Charlie Palmer


by Chef Charlie Palmer

If you’re anything like me, you’re not about to let a day end without a good meal, even when you have to make it yourself. Hunger is what drew me into the kitchen, but once there, I fell in love with the adventure of cooking. 

Ever since I was a culinary student, my cooking has been driven by a sense of discovery, and I still look for a way to create excitement on the plate. That potential brought me to Las Vegas at the time when it was an underserved town with a buffet-driven dining scene. Today Las Vegas is a culinary destination, with a diverse community of restaurants, where it is a thrill and a challenge to please the many tastes of the global visitors. Diners are in a Vegas state of mind, ready to be wowed, and are not concerned about in-the-moment food trends.

I suppose that’s the main reason I don’t always limit myself to defining “favorite” ingredients. Rather, I concentrate on my style of cooking, which is an extension of my personality – there’s no denying that I’m a big American guy with a big American appetite. One of the best things about being a chef is figuring out how to pull the most flavor out of an ingredient. When my career began, the kitchen was dominated by butter and cream, and in a lot of ways, those additions buffer rather than enhance flavor. In classical French cuisine, you’re mellowing or adding creaminess to sauces. But my idea – which became my signature Progressive American cooking – was to keep it as pure as possible. If you’re going to have steak, I want it to taste like a steak. I don’t want it masked by too much added flavor. Enhanced, yes – but masked, no. A great deal of the restaurant business today is entertainment, and people eat with their eyes long before they put fork to food. Call me a purist if you like, but I still don’t want to lose sight of the big picture of what is on your plate – because it takes more than flair to create dining excitement, it takes flavor – but you have to know how to pull it out of your ingredients.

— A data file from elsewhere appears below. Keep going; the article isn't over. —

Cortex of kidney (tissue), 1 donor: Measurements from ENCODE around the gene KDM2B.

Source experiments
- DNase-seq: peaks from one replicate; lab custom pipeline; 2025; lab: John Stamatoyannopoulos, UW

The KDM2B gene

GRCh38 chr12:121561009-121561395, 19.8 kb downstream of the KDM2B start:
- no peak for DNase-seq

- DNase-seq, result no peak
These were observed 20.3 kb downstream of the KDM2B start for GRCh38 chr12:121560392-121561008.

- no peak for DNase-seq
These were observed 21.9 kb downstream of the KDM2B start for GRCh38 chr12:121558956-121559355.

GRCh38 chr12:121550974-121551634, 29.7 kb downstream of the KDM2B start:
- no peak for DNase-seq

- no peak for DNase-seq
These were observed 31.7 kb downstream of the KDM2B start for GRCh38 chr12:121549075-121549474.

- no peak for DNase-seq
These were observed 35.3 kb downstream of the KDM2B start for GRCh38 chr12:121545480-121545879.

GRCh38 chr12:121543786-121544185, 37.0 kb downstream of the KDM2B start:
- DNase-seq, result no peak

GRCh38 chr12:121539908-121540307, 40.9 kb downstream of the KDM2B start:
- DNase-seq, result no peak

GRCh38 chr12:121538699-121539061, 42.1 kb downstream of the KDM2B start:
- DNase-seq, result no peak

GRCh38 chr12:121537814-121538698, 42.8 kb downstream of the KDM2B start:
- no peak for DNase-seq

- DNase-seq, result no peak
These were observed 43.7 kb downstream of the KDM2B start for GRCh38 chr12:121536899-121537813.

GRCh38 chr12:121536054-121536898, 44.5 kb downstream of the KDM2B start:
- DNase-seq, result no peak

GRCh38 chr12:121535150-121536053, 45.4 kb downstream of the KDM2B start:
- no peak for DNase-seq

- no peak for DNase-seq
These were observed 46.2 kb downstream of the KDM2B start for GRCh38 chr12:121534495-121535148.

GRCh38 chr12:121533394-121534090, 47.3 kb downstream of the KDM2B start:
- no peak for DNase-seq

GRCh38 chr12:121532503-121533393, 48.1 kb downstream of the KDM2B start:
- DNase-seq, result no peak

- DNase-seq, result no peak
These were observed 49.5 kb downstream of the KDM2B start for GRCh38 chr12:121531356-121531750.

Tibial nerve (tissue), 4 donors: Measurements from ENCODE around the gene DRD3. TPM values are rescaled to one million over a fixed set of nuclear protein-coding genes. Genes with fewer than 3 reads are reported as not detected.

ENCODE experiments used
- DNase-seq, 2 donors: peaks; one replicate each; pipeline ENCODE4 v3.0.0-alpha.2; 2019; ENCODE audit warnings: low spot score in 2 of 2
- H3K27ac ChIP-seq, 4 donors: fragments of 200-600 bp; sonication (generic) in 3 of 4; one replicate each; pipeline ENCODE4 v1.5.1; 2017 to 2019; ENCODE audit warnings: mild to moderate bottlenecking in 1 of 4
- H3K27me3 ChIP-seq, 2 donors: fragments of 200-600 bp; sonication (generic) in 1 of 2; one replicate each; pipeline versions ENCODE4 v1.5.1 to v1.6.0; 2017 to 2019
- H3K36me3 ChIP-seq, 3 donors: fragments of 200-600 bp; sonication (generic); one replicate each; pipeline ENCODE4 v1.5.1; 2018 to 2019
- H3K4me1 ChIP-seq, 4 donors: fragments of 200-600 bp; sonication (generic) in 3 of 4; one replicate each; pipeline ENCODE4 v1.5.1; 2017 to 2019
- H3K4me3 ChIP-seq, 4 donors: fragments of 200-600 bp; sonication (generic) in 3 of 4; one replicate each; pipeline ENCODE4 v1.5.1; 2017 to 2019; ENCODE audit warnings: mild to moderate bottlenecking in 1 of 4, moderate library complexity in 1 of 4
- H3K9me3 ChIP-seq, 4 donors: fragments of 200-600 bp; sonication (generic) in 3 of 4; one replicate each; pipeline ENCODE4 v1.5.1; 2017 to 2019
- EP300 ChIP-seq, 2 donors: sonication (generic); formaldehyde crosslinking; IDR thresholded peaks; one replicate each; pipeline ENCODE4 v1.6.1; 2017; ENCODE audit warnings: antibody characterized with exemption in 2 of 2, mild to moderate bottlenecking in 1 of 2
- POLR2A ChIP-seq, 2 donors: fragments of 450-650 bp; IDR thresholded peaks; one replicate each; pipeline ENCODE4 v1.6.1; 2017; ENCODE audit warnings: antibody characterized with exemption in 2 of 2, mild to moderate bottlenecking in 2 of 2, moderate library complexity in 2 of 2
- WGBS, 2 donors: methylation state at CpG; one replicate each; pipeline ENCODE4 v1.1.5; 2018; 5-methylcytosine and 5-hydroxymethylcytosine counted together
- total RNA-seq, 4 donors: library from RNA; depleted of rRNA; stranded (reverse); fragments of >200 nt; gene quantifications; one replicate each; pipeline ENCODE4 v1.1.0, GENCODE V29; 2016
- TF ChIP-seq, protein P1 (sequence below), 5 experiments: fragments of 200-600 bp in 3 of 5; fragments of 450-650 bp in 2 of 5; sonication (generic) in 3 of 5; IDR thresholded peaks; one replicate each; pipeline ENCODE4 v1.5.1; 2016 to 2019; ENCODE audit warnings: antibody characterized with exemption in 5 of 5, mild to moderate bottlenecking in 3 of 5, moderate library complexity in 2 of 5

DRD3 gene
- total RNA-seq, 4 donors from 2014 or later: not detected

However, if there is ever a time when favorite ingredients guide me, it is Valentine’s Day, when I plan special menus that are not tied to the growing season as much as they are tied to the hidden meaning of food. Despite modern widespread availability, certain ingredients will always conjure up romance and luxury – so I stick with these classics at Charlie Palmer Steak. When I decided to open a steakhouse in Las Vegas, it wasn’t to imitate the old-school Vegas style. It was to pioneer a modern steakhouse, a little lighter and sleeker in décor – and we take that approach to our Valentine’s Day menu, as well. 

Oysters are certainly a fitting introduction to what lays ahead. When Aphrodite, the Greek goddess of love, was famously painted rising from sea foam using an open shell as a platform, she bestowed her aphrodisiacal qualities on oysters, still part of the mollusk’s mythology. We go light and crisp, highlighting the Kusshi Oyster, a West Coast oyster known for its clean taste, spiked by a green apple gelée with a touch of caviar, another ingredient synonymous with the spirit of Valentine’s Day. The special menu is studded with other ingredients that have a luxurious presence, from willowy grilled asparagus, once known as a harbinger of spring, offset by the richness of a truffle poached egg and the mellow saltiness of San Danielle prosciutto. Although known for our select beef sourcing, I also like to offer equally outstanding options, such as our herb roasted Jidoori chicken (a Japanese term meaning “chicken of the earth”). Our menu is supported by a wonderfully eclectic wine list, spotlighting Napa Valley Cabernet and exciting new Pinot Noir producers from up and down the West Coast, European wines from France, Spain, Germany and Italy, as well as vintages from off-the-beaten path – because as a chef, planning a special menu for an evening as romantic this one, I know one thing for sure: delight is in the details. —Charlie

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